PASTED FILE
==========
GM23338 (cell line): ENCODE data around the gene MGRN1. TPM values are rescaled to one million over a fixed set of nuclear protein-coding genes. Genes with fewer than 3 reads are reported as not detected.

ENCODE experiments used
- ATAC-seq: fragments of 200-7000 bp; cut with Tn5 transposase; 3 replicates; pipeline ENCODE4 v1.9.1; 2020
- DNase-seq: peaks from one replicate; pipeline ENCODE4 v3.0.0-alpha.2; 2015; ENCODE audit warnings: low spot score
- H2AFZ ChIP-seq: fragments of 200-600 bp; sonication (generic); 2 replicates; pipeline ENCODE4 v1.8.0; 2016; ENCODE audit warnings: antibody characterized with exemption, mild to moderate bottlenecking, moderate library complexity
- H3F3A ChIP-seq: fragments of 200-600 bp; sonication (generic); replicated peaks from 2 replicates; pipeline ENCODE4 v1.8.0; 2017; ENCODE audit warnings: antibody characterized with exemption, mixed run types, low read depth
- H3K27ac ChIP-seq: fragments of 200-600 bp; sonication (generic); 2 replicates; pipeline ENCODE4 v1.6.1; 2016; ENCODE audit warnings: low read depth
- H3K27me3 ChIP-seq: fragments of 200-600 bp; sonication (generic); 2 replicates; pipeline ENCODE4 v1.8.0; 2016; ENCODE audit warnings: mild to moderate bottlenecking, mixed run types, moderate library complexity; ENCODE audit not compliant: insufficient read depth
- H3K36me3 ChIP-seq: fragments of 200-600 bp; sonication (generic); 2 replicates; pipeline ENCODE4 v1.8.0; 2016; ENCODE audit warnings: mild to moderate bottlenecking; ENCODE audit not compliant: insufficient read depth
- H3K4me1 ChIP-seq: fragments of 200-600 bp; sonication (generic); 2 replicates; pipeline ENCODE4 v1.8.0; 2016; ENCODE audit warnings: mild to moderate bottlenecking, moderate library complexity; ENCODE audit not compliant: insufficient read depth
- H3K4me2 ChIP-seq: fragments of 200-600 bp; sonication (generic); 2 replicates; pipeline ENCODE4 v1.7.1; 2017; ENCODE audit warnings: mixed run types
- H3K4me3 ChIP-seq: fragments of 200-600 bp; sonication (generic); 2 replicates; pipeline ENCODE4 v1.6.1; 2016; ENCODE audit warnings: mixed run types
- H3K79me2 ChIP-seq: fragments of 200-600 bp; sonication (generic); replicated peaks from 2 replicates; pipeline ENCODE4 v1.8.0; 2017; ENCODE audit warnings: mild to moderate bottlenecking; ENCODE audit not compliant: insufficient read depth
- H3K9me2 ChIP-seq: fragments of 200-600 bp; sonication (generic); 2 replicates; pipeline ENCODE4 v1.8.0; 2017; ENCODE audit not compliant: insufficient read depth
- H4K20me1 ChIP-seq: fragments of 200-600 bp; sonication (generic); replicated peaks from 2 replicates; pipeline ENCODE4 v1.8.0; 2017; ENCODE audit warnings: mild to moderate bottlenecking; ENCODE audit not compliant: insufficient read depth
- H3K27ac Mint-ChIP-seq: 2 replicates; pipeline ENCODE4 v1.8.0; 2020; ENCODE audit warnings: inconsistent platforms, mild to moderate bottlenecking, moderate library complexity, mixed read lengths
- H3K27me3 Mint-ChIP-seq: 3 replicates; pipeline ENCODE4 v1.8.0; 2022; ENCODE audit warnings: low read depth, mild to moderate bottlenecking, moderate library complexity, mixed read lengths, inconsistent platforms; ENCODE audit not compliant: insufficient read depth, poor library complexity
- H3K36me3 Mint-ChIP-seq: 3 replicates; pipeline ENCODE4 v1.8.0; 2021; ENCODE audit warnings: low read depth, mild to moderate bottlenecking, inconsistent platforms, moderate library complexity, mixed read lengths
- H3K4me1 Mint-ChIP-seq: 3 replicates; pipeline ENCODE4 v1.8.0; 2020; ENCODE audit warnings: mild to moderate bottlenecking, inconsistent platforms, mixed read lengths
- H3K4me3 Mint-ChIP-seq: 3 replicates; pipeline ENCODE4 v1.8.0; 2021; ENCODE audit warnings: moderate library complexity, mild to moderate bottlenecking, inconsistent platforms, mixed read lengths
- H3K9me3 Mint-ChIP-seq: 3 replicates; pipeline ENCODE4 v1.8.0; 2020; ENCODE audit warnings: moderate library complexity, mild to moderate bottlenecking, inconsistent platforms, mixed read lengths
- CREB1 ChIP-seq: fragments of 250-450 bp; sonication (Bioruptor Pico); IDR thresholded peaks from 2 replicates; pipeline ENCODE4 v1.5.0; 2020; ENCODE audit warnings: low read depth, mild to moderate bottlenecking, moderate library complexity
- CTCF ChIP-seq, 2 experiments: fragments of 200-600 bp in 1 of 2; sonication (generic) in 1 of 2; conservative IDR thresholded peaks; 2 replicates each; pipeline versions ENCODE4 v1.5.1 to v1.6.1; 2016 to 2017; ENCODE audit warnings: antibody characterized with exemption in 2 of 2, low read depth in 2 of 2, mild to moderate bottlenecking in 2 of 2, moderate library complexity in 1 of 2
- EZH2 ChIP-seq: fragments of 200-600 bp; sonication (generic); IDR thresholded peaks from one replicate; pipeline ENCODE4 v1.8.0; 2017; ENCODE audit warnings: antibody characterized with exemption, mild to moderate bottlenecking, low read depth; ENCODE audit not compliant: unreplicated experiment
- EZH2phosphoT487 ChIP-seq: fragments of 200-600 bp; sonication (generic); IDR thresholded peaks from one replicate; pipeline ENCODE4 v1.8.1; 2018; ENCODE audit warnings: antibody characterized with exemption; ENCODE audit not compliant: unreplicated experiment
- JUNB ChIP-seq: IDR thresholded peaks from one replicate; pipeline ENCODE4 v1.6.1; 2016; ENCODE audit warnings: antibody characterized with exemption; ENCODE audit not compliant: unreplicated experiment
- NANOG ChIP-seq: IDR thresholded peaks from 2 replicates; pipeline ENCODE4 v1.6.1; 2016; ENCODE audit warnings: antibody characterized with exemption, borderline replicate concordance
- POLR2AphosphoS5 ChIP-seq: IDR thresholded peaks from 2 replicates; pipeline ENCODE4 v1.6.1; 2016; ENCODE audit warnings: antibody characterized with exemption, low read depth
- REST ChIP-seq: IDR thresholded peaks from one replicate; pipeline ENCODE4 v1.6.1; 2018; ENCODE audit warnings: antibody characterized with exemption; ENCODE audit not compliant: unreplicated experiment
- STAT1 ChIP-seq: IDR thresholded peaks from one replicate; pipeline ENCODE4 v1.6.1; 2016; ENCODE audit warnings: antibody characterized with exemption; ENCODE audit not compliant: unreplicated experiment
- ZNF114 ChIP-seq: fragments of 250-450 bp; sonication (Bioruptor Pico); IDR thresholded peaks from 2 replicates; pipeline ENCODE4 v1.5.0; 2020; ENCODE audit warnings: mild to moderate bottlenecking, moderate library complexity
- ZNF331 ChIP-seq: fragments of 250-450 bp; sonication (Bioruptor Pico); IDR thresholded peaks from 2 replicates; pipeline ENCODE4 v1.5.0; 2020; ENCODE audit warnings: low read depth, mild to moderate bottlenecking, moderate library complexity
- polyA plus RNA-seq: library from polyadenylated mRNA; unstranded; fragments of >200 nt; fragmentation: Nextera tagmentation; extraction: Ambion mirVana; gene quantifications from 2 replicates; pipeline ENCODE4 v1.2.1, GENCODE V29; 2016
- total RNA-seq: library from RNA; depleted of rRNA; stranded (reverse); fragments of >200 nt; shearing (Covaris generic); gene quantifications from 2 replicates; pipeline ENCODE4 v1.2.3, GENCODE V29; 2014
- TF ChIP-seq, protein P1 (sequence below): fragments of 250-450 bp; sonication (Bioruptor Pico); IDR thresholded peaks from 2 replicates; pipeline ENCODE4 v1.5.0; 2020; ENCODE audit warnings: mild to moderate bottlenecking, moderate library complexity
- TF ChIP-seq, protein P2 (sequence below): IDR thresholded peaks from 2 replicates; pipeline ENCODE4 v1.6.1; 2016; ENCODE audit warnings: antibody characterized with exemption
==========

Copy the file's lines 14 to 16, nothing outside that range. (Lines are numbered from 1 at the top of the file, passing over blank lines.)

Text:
- H3K9me2 ChIP-seq: fragments of 200-600 bp; sonication (generic); 2 replicates; pipeline ENCODE4 v1.8.0; 2017; ENCODE audit not compliant: insufficient read depth
- H4K20me1 ChIP-seq: fragments of 200-600 bp; sonication (generic); replicated peaks from 2 replicates; pipeline ENCODE4 v1.8.0; 2017; ENCODE audit warnings: mild to moderate bottlenecking; ENCODE audit not compliant: insufficient read depth
- H3K27ac Mint-ChIP-seq: 2 replicates; pipeline ENCODE4 v1.8.0; 2020; ENCODE audit warnings: inconsistent platforms, mild to moderate bottlenecking, moderate library complexity, mixed read lengths